To address your points, I'd say Social Security is not in jeopardy in a fiscal sense in that some well-considered and worthwhile policy changes could ensure the programs fiscal health over the long-term. For example, raising the salary cap on payroll taxes would go a long way, as would embedding more realistic assumptions into the actuarial forecasts. (Click here and here to read two pieces about this topic as recommened by Bernstein.)
Health care spending, however, is on an unsustainable track, but it's not just Medicare: private sector health care is on the same path, and given the Promethean inefficiencies in that system, as I articulate in the book, it's even more scary. Since unsustainable trends are just that, something's gotta give. The YOYOs have a plan: Health Savings Accounts, designed to make us all better `health care consumers.' But as every other advanced economy on the planet has realized, market solutions alone simply won't cut it.
Here's an excerpt on this from the book:
"...the YOYOs think individual savings accounts and more head-to-head competition will solve the [health care] problem. That approach works wonderfully for millions of commodities in our economy, from pork belly futures to toothpaste at the drugstore. But access to health care is not a commodity; it's a basic human right in an advanced society like ours. So we need to take it out of the market and ensure that it's delivered equitably and efficiently. At least in this regard, we are simply not that different from every other industrialized economy that figured this one out long ago."
ILJ: What if the federal government funded a program to underwrite 401K pension plans for small businesses so all levels of employees from low skilled labor to high skilled workers could benefit? Is that plausible? Could we establish a system in which even workers earning minimum wage might have wealth generated for their future retirement? Why not combine the insurance provided by Social Security with a wealth generating initiative for the entire workforce?
BERNSTEIN: It's a fine idea, especially in combination with a strengthened Social Security system. The key word in your question is "combination." Savings, pensions, and Social Security are the three legs of the retirement stool, and all need strengthening. As a guaranteed pension system, Social Security is particularly important, but as you suggest, we ought to have a universal system along side to encourage wealth accumulation. There's tons of good work on this. Google "Individual Development Accounts" or look for the work of Ray Boshara at the New America Foundation regarding such programs for low-income persons.
Also, see the work of the Hamilton Project, a DC based policy group, on this point.
ILJ: Are there any policies or issues on economics that upon reflection you no longer hold? How has your views evolved and changed over time? Or has your philosophy remained consistent?
BERNSTEIN: I think my views have evolved over time. I certainly hope so! For example, early in my career, I think I initially had less of an understanding and appreciation for the importance of a well-functioning macro-economy. Like many in my field, I pretty much assumed that was "taken care of elsewhere" and that, except for recessions, we were always generating enough growth to meet society's needs.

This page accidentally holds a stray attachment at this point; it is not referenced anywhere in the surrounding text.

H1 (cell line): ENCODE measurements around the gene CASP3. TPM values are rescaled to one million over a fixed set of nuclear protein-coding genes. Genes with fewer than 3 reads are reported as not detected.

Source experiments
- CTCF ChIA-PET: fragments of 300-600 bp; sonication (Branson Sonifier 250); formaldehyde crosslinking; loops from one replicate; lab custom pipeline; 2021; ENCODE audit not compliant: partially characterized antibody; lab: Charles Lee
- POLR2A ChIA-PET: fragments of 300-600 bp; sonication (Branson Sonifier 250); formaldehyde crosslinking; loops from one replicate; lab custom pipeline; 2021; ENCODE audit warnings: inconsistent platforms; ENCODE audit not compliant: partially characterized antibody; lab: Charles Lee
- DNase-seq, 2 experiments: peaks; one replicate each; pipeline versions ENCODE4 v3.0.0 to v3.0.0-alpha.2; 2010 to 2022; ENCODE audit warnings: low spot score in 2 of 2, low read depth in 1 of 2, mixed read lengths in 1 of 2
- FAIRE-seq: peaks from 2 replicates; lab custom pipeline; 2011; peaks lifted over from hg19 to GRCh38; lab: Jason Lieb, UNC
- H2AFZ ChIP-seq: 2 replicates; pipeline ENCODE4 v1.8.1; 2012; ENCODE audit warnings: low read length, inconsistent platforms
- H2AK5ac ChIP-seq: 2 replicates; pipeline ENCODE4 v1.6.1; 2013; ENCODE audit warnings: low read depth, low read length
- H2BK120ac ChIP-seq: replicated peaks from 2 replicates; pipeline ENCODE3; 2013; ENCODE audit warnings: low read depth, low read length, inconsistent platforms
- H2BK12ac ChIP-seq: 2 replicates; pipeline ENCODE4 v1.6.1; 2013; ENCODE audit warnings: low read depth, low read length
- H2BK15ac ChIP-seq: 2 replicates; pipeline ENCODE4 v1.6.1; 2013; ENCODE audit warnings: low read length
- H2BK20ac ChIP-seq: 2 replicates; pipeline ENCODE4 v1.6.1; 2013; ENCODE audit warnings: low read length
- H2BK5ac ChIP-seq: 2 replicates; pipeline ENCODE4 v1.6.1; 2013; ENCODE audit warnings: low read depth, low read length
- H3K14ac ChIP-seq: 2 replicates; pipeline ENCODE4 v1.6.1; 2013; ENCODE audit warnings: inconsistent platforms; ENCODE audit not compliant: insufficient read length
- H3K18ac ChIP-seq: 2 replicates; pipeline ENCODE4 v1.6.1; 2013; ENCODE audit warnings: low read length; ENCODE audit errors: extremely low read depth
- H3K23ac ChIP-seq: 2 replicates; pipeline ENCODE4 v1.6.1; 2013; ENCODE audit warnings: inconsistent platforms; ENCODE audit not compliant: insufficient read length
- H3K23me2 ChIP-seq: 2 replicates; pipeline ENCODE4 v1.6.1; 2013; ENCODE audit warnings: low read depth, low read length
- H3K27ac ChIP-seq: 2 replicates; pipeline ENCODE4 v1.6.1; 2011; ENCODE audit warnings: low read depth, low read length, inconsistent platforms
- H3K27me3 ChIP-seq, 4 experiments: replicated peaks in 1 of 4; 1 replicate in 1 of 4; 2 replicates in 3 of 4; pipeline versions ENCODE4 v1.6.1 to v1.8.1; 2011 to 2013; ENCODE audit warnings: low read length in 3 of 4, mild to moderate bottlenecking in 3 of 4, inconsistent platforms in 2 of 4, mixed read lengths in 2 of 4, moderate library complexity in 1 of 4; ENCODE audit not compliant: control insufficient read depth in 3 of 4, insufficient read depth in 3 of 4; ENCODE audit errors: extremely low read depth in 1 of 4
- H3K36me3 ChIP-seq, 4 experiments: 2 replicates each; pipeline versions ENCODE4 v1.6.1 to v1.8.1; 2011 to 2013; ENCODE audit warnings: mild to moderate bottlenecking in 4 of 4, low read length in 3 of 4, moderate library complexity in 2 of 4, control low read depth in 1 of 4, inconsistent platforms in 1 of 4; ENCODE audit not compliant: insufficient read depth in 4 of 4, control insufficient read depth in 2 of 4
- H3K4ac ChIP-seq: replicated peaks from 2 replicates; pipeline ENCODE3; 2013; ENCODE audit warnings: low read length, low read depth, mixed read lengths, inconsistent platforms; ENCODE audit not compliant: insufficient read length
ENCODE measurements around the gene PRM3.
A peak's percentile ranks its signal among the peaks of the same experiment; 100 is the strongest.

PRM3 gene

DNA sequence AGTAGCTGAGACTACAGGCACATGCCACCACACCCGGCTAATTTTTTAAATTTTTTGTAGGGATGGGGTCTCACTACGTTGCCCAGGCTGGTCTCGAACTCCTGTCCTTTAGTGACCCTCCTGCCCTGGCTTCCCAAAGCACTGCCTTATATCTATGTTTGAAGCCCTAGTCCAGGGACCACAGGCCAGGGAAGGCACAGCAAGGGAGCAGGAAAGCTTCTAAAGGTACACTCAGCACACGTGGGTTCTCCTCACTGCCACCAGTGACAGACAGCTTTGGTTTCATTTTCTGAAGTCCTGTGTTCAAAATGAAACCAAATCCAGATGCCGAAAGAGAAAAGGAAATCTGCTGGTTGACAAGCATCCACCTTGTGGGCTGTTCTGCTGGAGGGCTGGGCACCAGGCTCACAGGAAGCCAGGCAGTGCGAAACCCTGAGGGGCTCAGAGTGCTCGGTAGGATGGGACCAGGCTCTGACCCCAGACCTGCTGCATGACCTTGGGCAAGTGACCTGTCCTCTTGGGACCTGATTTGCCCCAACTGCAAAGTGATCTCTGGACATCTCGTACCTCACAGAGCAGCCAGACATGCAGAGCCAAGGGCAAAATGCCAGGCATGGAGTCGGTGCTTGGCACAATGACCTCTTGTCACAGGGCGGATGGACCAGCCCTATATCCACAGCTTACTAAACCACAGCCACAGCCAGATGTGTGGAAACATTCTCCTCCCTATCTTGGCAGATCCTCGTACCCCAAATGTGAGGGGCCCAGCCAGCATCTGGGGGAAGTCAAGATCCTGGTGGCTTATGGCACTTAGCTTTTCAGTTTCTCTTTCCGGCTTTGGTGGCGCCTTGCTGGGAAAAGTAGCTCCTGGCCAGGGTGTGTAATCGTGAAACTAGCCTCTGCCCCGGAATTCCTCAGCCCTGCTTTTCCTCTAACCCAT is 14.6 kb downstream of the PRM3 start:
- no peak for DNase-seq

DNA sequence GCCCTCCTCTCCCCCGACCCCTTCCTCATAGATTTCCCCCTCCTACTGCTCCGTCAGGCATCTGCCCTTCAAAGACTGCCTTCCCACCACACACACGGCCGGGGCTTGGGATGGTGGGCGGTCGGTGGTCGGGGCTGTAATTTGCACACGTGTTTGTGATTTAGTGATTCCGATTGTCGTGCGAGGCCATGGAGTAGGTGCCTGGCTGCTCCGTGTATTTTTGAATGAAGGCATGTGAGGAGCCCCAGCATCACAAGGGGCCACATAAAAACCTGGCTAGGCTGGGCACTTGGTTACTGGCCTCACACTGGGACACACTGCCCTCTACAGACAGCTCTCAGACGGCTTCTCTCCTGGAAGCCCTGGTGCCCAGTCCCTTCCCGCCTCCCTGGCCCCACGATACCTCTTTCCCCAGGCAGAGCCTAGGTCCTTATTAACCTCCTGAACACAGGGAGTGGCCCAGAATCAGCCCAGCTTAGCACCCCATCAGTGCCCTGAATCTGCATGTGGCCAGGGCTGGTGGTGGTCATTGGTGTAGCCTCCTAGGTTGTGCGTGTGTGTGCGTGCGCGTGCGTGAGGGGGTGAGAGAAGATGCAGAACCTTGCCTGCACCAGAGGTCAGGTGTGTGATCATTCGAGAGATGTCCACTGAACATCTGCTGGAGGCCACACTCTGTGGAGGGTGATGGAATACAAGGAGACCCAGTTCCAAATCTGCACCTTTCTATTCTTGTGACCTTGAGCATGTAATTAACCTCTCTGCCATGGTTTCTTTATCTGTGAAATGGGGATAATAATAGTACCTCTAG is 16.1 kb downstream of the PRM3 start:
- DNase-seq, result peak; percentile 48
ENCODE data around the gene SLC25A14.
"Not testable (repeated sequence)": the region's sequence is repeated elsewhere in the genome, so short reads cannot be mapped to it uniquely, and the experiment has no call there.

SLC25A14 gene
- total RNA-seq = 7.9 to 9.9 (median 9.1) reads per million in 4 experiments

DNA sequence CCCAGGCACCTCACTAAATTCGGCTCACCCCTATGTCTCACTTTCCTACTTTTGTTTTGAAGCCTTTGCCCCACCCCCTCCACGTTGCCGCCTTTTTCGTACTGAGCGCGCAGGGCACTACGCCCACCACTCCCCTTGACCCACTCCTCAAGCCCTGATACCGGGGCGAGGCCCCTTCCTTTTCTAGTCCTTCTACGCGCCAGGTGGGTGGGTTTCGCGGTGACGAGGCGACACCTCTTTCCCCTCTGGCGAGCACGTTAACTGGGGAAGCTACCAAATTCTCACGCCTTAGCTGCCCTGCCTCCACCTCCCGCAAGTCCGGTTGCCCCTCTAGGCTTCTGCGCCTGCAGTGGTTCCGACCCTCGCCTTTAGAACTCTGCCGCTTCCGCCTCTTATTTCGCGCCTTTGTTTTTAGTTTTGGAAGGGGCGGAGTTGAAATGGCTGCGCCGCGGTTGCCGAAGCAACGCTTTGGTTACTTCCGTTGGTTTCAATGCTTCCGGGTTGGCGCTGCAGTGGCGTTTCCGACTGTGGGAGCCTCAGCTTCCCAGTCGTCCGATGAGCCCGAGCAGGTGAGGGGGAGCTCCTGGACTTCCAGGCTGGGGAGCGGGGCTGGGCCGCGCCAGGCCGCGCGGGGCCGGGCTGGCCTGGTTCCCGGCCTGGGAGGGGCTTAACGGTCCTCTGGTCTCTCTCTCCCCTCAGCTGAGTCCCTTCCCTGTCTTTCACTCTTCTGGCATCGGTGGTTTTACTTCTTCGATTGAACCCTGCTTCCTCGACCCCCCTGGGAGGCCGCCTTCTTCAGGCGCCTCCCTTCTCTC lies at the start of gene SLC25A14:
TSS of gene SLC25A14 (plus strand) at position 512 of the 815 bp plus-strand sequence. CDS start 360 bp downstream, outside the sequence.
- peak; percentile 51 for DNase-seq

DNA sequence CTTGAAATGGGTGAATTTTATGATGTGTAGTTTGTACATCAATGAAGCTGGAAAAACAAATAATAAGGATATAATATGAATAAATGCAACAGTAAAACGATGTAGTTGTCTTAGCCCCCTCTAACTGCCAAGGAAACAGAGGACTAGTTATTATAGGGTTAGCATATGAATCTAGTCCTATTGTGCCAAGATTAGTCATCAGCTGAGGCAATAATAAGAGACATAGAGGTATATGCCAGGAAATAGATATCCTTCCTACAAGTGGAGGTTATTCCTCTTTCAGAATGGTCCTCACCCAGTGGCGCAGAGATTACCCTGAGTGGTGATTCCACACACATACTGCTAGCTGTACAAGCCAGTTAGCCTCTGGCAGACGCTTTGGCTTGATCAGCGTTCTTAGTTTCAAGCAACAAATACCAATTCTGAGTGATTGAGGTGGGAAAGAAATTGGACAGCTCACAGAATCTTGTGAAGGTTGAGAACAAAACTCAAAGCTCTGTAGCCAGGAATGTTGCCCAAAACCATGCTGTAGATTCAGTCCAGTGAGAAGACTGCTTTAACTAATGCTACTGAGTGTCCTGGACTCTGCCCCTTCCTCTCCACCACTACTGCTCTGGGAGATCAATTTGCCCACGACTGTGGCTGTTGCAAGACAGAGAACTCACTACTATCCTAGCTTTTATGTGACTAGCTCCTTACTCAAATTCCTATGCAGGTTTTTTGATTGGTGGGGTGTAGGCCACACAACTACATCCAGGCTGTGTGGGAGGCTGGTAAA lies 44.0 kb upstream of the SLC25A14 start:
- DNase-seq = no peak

I've come to recognize that over the last 30 years, we've often been underutilizing our human resources. Plainly put, we simply have not invested enough in quality jobs and quality skills to create the necessary opportunities for all our fellow citizens to realize their potential.
YOYO economics, as I stress in Chapter Two of the book, is a big reason. Here's an excerpt from that chapter:
"Today's economics also has two goals: (1) getting rid of the policy set associated with the old economics and (2) making sure that individuals are offered the optimal incentives, the ones that should lead them to behave in ways that, according to the mathematical models, bring about the most efficient results.
When the goal of economic policy makers shifted from full employment for the society to the optimal incentives for the individual, YOYO was born. Today, we're seeing the outcomes: greater inequality, a fiscally bankrupt government, the shifting of risk from the government and the firm to the individual, and the loss of the systems and institutions--like pension coverage, minimum wages, overtime rules, and a durable safety net--that insulated workers from market failures and inequities.
With this change in the thrust of economic thinking, the central question of economic policy went from, What can government do to be sure that everyone can contribute to and benefit from the available resources? to, What can government do to get out of the way? The former question considers the challenges inherent in national economies since Adam (Smith, of course) and points to collaborative solutions; the latter, especially when mixed with our unique brand of heavily lobbied government, ignores workers except to tell them, 'You're on your own. Here's a tax cut. Now go out there and optimize.'
It is extremely unlikely that we as a society will be able to implement WITT policies under the current economic regime. What's needed is a shift in the way we talk, think, and plan for dealing with the risks and opportunities in today's economy. The first step to building an All Together Now movement requires exposing the class biases inherent in YOYO economics and stressing the advantages of a different approach to government, economic policy, and risk sharing. A brief history of how we got to the present state of affairs should help set the stage."
For too long conservatives dominated the market place of ideas by controlling the terms of the debate. Their communications infrastructure of think tanks, corporatist media collaborators and special interests machine has successfully shifted the center of gravity to the far right. However, five and half years of GOP hegemony have thoroughly discredited conservative ideology. Bernstein's book presents a viable alternative because it is based upon decency and common sense. What ultimately replaces the conservative era will evolve over time. Decency and common sense is a good place to start.